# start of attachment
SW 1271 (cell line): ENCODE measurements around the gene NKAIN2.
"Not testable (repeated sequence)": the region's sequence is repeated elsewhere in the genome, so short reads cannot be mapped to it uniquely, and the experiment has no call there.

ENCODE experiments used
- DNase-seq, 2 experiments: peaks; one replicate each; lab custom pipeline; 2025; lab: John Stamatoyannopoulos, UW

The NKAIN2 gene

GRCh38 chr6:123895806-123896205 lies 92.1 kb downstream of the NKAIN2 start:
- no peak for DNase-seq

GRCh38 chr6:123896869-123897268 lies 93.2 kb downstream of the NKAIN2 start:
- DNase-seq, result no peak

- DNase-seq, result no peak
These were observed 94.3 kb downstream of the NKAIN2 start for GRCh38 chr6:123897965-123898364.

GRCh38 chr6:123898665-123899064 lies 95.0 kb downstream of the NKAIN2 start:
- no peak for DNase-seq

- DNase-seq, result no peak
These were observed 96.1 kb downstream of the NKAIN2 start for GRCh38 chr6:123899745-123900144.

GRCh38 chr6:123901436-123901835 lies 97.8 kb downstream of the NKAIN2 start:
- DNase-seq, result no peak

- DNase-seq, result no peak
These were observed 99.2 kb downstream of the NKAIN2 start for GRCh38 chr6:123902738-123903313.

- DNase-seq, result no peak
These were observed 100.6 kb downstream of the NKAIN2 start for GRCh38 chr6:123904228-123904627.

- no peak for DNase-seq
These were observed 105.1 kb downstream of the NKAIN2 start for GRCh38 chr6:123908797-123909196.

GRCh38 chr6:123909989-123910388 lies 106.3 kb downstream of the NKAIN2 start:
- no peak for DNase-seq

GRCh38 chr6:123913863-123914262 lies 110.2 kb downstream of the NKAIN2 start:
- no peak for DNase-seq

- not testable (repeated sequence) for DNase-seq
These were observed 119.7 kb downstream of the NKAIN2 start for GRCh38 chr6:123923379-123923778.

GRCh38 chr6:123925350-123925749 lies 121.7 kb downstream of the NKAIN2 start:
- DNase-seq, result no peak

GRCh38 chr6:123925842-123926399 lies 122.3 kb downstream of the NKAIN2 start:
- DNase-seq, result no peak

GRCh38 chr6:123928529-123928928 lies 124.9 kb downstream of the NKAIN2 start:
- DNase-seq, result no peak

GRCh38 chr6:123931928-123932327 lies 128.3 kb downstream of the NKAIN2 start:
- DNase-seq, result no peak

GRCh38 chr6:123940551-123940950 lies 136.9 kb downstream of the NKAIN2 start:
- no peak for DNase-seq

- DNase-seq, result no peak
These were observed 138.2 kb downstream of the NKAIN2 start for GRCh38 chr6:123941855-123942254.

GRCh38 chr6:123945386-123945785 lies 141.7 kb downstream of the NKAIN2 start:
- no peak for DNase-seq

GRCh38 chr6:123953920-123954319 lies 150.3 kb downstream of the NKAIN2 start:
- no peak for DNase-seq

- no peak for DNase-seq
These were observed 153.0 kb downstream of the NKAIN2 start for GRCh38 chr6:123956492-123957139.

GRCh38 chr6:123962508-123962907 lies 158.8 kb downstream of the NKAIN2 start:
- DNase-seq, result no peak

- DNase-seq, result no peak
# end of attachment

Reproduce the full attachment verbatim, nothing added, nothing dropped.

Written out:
SW 1271 (cell line): ENCODE measurements around the gene NKAIN2.
"Not testable (repeated sequence)": the region's sequence is repeated elsewhere in the genome, so short reads cannot be mapped to it uniquely, and the experiment has no call there.

ENCODE experiments used
- DNase-seq, 2 experiments: peaks; one replicate each; lab custom pipeline; 2025; lab: John Stamatoyannopoulos, UW

The NKAIN2 gene

GRCh38 chr6:123895806-123896205 lies 92.1 kb downstream of the NKAIN2 start:
- no peak for DNase-seq

GRCh38 chr6:123896869-123897268 lies 93.2 kb downstream of the NKAIN2 start:
- DNase-seq, result no peak

- DNase-seq, result no peak
These were observed 94.3 kb downstream of the NKAIN2 start for GRCh38 chr6:123897965-123898364.

GRCh38 chr6:123898665-123899064 lies 95.0 kb downstream of the NKAIN2 start:
- no peak for DNase-seq

- DNase-seq, result no peak
These were observed 96.1 kb downstream of the NKAIN2 start for GRCh38 chr6:123899745-123900144.

GRCh38 chr6:123901436-123901835 lies 97.8 kb downstream of the NKAIN2 start:
- DNase-seq, result no peak

- DNase-seq, result no peak
These were observed 99.2 kb downstream of the NKAIN2 start for GRCh38 chr6:123902738-123903313.

- DNase-seq, result no peak
These were observed 100.6 kb downstream of the NKAIN2 start for GRCh38 chr6:123904228-123904627.

- no peak for DNase-seq
These were observed 105.1 kb downstream of the NKAIN2 start for GRCh38 chr6:123908797-123909196.

GRCh38 chr6:123909989-123910388 lies 106.3 kb downstream of the NKAIN2 start:
- no peak for DNase-seq

GRCh38 chr6:123913863-123914262 lies 110.2 kb downstream of the NKAIN2 start:
- no peak for DNase-seq

- not testable (repeated sequence) for DNase-seq
These were observed 119.7 kb downstream of the NKAIN2 start for GRCh38 chr6:123923379-123923778.

GRCh38 chr6:123925350-123925749 lies 121.7 kb downstream of the NKAIN2 start:
- DNase-seq, result no peak

GRCh38 chr6:123925842-123926399 lies 122.3 kb downstream of the NKAIN2 start:
- DNase-seq, result no peak

GRCh38 chr6:123928529-123928928 lies 124.9 kb downstream of the NKAIN2 start:
- DNase-seq, result no peak

GRCh38 chr6:123931928-123932327 lies 128.3 kb downstream of the NKAIN2 start:
- DNase-seq, result no peak

GRCh38 chr6:123940551-123940950 lies 136.9 kb downstream of the NKAIN2 start:
- no peak for DNase-seq

- DNase-seq, result no peak
These were observed 138.2 kb downstream of the NKAIN2 start for GRCh38 chr6:123941855-123942254.

GRCh38 chr6:123945386-123945785 lies 141.7 kb downstream of the NKAIN2 start:
- no peak for DNase-seq

GRCh38 chr6:123953920-123954319 lies 150.3 kb downstream of the NKAIN2 start:
- no peak for DNase-seq

- no peak for DNase-seq
These were observed 153.0 kb downstream of the NKAIN2 start for GRCh38 chr6:123956492-123957139.

GRCh38 chr6:123962508-123962907 lies 158.8 kb downstream of the NKAIN2 start:
- DNase-seq, result no peak

- DNase-seq, result no peak